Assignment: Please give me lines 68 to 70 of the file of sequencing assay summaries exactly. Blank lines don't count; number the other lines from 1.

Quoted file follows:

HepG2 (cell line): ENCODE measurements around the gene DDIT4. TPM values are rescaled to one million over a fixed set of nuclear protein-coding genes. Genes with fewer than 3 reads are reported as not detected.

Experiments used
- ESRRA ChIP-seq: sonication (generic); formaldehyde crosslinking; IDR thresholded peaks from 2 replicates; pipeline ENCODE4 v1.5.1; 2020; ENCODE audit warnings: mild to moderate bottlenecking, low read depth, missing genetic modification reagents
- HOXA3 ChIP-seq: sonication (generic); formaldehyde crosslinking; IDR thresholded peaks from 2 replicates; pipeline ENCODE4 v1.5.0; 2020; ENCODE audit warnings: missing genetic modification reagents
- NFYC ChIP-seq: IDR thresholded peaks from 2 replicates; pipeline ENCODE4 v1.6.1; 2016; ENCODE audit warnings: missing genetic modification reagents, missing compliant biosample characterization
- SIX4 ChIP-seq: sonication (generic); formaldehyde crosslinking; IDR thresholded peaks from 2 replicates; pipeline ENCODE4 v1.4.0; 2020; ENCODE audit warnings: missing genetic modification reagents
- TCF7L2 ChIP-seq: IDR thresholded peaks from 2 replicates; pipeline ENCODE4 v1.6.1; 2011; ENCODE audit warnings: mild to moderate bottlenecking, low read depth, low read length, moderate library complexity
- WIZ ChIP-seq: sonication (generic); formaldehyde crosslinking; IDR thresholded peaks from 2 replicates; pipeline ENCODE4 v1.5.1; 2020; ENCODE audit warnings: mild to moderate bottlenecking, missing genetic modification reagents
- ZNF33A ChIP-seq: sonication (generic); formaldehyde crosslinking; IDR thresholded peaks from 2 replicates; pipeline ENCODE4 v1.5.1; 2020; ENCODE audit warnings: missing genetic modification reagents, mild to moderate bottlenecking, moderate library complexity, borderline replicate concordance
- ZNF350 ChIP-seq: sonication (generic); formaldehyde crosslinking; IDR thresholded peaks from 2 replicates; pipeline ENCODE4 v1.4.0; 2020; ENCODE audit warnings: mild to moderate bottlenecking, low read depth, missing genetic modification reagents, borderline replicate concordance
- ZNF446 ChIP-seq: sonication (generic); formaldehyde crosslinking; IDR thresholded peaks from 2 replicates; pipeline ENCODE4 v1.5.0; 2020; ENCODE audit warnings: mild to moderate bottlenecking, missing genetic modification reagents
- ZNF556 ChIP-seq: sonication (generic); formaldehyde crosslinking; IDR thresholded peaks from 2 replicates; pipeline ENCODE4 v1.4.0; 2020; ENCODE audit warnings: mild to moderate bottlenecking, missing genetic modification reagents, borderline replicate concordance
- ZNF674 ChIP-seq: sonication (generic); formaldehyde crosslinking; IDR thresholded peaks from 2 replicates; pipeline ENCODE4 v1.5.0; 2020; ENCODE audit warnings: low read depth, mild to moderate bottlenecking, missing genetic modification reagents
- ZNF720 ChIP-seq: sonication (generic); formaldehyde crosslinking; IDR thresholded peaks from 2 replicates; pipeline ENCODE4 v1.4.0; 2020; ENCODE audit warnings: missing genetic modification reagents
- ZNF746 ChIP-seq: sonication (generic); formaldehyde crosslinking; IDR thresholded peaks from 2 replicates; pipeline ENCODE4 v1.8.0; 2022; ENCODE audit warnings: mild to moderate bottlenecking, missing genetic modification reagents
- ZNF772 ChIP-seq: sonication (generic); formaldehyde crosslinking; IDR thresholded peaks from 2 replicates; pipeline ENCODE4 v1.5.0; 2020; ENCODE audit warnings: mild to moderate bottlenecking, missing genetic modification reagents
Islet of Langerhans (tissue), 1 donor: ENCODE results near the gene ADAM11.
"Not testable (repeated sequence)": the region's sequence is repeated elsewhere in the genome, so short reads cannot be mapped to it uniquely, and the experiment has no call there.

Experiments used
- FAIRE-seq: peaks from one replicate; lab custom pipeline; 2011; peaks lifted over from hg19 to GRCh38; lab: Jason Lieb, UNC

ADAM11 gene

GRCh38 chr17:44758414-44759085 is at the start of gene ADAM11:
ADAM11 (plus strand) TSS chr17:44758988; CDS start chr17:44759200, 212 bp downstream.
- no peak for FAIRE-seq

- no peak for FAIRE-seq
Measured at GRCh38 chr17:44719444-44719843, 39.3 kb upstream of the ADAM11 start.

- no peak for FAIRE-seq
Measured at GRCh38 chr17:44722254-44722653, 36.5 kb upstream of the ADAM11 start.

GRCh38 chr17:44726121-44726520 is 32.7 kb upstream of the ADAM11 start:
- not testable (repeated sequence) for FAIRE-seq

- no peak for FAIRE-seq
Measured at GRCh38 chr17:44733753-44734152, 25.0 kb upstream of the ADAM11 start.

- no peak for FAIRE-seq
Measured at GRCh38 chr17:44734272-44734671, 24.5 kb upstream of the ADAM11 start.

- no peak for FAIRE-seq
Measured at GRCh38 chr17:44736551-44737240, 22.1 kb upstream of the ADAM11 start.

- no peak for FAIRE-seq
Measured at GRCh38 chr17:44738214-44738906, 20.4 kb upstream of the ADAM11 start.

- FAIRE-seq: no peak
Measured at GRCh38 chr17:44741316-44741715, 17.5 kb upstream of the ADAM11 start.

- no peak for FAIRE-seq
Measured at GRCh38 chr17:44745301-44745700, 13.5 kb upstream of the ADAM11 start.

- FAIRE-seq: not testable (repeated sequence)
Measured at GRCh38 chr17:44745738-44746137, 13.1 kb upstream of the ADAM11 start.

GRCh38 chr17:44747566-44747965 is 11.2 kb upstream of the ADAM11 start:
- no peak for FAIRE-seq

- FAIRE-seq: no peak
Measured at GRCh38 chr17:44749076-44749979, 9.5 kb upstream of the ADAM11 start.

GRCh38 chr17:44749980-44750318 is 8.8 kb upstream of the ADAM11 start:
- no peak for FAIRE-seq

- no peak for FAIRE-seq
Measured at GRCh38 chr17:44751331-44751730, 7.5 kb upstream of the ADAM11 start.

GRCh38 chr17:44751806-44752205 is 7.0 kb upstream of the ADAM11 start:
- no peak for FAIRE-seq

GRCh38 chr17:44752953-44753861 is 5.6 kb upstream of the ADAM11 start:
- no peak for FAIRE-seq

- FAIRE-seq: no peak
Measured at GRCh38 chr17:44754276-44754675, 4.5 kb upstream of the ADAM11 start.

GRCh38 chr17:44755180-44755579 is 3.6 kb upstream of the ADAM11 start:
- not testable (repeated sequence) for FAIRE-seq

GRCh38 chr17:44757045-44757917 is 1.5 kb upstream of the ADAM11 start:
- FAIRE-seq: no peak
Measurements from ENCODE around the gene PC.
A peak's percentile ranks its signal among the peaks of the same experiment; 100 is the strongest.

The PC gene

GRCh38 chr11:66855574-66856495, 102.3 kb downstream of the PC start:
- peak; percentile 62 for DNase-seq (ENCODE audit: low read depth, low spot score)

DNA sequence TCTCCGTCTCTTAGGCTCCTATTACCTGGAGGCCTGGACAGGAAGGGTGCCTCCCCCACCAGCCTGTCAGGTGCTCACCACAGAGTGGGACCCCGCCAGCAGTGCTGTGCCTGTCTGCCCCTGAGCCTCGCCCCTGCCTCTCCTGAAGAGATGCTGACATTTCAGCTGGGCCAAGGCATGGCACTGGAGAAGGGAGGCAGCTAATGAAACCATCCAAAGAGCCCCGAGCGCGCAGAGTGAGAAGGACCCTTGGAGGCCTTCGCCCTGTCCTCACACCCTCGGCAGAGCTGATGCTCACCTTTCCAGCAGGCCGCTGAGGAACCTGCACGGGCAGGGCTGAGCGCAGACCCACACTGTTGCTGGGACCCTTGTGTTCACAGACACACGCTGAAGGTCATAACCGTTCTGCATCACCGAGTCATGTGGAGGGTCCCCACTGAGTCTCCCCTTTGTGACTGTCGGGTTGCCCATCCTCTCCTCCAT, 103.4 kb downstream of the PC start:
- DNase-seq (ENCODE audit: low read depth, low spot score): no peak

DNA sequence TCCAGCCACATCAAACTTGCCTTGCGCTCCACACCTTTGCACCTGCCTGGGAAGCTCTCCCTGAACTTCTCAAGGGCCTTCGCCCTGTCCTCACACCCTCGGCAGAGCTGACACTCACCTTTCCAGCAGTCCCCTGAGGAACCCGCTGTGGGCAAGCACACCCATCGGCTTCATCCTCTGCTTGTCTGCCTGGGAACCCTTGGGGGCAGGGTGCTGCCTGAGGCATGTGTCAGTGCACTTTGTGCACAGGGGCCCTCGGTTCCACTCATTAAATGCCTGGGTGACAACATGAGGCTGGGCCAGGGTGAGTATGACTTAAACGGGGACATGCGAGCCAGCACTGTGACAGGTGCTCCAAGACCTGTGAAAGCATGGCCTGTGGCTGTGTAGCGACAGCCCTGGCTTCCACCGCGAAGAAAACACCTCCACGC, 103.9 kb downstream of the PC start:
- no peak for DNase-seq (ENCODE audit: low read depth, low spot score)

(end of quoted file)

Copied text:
DNA sequence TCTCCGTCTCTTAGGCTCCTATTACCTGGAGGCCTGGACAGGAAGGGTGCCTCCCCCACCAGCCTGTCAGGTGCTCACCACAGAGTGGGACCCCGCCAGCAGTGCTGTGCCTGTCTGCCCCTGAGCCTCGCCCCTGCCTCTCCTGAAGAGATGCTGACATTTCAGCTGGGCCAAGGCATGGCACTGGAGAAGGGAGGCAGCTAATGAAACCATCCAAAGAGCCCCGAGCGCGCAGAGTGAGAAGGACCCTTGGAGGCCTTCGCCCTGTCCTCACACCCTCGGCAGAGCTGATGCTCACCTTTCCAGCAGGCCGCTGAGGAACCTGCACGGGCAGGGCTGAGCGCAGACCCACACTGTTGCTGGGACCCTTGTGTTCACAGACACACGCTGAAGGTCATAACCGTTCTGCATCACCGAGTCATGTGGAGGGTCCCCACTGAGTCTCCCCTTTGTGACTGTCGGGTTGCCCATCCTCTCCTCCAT, 103.4 kb downstream of the PC start:
- DNase-seq (ENCODE audit: low read depth, low spot score): no peak

DNA sequence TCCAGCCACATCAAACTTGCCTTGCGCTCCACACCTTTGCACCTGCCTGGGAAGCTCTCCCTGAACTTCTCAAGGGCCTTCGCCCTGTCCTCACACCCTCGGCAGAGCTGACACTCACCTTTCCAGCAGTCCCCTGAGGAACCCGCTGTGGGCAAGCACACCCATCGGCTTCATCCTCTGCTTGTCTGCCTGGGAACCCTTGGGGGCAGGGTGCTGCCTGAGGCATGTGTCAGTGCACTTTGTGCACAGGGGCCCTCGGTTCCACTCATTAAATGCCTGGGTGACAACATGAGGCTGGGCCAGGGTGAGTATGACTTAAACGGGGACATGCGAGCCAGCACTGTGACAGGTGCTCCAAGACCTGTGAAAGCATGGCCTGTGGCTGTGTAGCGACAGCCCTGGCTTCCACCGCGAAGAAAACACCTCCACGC, 103.9 kb downstream of the PC start: